When Prince Charles cut the ribbon on the new Neath Port Talbot Hospital on February 3, 2003, it was time to celebrate – particularly for the building’s private contractors.
A report in the Western Mail today reveals the hospital, which cost £66m to build, will end up costing taxpayers more than £300m as they pay back the PFI investors.
One winner, I note, was the Kier Group – motto ‘Working Together For Growth’.
It sold its interests in the hospital to private equity firm Secondary Market Infrastructure Fund less than two years after the Prince cut the ribbon.
It got £5m for its 25 per cent stake – twice the size of its initial investment.
There have been plenty of questions – both moral and economic – about the St Athan training academy.
Yesterday, we learnt the latest developments.
Read here how the UK’s Ministry of Defence is “reconsidering the award of the second stage of a massive defence training contract to a consortium led by QinetiQ Group PLC because it will not deliver the expected efficiencies”.
And here’s the piece from the Western Mail.
Good to see that while Iraq burned, Condoleezza Rice was being well looked after by the British government.
What Is Wales? is delighted to report that the Foreign Office admitted yesterday that the UK taxpayer spent more than 9,500 dollars (£4,682.73) on a 50th birthday party for the US Secretary of State in 2004.
The party, hosted by the British ambassador to the United States David Manning at his official residence in Washington, saw Rice presented with a dress as a gift.
Labour MP Harry Cohen uncovered the cost of the celebration in a written question to the Foreign Office.
Foreign Office minister and Pontypridd MP Dr Kim Howells responded yesterday: “The dinner in question was held in honour of US Secretary of State Rice and attended by the President, First Lady and other senior figures.
“There were 111 guests and the cost was US$9,512.05.”
I’m sure George W and his wife Laura had a wonderful time. The Republicans aren’t nicknamed the GOP (the Grand Old Party) for nothing.
According to the AFP news agency, Dr Howells’ reply follows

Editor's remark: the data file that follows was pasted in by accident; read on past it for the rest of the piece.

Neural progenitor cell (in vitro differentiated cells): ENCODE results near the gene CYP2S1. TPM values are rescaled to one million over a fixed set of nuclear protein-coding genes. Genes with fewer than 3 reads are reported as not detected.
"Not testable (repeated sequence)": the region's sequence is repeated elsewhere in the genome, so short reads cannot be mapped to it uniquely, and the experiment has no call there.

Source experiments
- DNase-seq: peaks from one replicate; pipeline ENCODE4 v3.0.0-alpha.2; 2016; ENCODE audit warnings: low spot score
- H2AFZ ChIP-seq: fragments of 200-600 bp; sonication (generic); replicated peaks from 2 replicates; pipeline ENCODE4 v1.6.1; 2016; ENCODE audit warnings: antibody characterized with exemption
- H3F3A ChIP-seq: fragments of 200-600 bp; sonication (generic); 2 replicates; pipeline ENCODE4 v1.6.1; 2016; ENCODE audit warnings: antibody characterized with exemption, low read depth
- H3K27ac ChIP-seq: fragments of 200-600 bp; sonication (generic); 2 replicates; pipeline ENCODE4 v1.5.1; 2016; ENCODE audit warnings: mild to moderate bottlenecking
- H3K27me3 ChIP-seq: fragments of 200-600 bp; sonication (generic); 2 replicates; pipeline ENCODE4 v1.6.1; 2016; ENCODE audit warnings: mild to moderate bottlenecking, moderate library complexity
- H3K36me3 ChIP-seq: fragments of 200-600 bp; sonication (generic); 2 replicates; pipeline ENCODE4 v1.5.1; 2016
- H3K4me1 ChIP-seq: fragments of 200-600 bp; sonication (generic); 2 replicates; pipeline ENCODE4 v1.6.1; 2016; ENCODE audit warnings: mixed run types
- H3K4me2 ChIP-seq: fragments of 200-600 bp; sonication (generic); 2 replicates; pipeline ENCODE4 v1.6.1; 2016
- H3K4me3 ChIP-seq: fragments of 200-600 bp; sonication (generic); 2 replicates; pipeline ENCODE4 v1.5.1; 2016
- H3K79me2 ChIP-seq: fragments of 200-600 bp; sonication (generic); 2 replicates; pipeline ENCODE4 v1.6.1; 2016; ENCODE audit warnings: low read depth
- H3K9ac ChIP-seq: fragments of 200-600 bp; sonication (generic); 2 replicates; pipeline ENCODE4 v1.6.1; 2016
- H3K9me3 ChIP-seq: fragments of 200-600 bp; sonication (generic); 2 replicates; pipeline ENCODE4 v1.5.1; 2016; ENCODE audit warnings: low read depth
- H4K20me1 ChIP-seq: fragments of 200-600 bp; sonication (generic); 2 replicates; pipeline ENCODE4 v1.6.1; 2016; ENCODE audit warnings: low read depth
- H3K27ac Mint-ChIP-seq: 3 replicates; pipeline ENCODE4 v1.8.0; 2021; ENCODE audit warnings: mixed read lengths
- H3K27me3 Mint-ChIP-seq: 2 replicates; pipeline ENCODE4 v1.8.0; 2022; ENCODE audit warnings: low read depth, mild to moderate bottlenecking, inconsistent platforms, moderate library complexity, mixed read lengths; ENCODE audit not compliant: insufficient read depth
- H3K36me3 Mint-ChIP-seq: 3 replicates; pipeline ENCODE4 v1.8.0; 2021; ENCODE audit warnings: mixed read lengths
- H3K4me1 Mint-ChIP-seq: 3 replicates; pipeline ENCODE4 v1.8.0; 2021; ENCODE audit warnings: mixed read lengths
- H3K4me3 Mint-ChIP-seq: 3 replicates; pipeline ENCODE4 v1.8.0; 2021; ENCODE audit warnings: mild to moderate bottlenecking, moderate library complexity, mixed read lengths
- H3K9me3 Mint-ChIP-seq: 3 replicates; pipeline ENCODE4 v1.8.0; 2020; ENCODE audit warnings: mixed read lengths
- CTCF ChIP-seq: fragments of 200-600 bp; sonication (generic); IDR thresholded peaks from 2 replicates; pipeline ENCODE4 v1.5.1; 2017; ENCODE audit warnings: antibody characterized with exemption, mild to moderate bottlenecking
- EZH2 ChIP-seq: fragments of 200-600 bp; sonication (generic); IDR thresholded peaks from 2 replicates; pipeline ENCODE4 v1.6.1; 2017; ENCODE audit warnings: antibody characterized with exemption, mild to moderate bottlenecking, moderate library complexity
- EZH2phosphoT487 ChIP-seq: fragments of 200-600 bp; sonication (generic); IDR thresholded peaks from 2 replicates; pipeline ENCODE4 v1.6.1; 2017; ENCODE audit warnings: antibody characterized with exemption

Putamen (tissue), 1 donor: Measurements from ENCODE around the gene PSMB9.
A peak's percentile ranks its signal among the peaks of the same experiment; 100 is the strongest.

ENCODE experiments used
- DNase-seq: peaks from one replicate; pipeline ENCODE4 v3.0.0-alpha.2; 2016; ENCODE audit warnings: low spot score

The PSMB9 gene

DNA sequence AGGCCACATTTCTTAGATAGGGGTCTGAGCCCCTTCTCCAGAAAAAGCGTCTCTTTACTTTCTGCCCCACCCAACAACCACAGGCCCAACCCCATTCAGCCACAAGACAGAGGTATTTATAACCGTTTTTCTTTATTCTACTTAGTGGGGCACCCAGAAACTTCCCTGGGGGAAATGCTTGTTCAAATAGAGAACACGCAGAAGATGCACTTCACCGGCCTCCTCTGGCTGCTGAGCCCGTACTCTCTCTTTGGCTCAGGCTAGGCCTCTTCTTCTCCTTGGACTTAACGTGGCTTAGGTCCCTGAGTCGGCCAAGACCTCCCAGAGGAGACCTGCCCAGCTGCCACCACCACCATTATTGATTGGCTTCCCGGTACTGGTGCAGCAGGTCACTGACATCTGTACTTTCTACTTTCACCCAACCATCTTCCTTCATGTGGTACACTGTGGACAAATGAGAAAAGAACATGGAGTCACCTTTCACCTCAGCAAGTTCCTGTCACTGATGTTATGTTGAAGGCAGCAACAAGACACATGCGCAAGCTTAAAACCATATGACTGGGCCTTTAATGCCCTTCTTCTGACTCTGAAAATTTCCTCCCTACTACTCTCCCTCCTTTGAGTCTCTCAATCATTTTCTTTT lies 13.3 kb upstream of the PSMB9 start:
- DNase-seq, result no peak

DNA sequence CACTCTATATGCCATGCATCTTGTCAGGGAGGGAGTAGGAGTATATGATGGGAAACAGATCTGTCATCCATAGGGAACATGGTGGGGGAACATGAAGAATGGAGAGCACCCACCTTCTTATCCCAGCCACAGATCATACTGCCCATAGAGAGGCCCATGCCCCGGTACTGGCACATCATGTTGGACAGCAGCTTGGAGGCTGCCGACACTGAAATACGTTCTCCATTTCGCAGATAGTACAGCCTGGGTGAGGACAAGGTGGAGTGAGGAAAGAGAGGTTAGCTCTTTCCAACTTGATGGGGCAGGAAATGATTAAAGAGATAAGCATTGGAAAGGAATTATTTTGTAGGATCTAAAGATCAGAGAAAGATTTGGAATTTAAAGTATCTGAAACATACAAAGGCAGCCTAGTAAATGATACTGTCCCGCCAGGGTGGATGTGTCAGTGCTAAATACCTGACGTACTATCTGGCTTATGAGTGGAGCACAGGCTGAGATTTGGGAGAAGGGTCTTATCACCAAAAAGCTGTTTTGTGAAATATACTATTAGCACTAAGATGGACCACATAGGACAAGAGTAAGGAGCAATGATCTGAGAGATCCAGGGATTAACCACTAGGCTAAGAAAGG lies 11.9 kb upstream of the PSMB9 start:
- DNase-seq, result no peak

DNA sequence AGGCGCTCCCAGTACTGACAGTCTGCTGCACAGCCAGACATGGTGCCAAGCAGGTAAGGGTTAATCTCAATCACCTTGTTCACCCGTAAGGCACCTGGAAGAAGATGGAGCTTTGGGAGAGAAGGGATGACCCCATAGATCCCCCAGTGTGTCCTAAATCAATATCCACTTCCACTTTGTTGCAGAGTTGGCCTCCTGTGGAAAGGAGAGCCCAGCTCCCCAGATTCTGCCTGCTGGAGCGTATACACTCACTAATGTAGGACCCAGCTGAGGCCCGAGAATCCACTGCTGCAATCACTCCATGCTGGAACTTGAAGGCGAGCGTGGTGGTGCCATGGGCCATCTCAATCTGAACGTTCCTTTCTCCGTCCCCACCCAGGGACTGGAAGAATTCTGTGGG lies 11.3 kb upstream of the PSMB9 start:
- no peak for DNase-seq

an article in the September 6 issue of the New Statesman which criticised the Rice birthday party as a “ludicrously lavish extravaganza”.
The article also described British attempts to woo “George W Bush’s disastrously inept national security adviser and now his equally feckless secretary of state.”
Soon after the party, the piece claimed, London’s perception that Condie had the ear of the president quickly changed when they realised Bush was more influenced by former defence secretary Donald Rumsfeld and vice-president Dick Cheney and the “full extent of the Iraq catastrophe” became clear.
No presents for Rumsfeld and Cheney at that party, then. Perhaps Britain will help them help themselves to a little something from oil-rich Iraq?
“I am here because I know that these fellows fought not only for Spain but for me and the whole world. It is my duty to be here.”
Those were the words of Paul Robeson on the return to their homes of the South Wales veterans of the Spanish Civil War in December 1938.
Seven thousand people heard him speak. The communities felt an affinity to the people of Republican Spain in their fight against Franco.
And the names of the Valleys volunteers live on. Among them, Alun Menai Williams, of Gilfach Goch, who I knew for a short time before his death last year.
Alun had been at his friend Harry Dobson’s side when he was mortally wounded.
He never forgot that moment.
The Rhondda has not forgotten Alun, Harry or the others.
And for the next few weeks (until November 4) an exhibition called Wise and Foolish Dreamers will take pride of place at the Rhondda Heritage Park.
As Robeson noted all those years ago, it is our duty to remember them.
Meanwhile, Paul Robeson Junior comes to Wales this week to meet more than 100 pupils from Neath Port Talbot comprehensive schools at the official opening of an exhibition on racial equality.
Mr Robeson will take questions from the pupils at the opening of the
Croeso Project at the Princess Royal Theatre in Port Talbot.
In this week’s Big Issue Cymru I mention in passing the Iraq Petroleum conference which took place in Dubai recently and was attended by representatives of most of the major multinationals.
I didn’t know though that a parallel meeting took place at the same time in Basra under the banner, “Oil wealth belongs to the Iraqi people”.
Tomorrow night Ewa Jasiewicz, UK rep for the Basra Oil Workers Union, comes to Cardiff to explain how Iraqi trade unions are determined not to let the oil giants have it all their own way.
If you can’t make it to the meeting, Ewa explains all in this article.
:: Ewa Jasiewicz is at the Wallace Lecture Theatre, Main Building, Cardiff University, Park Place, Cardiff on Tuesday October 2 at 7pm.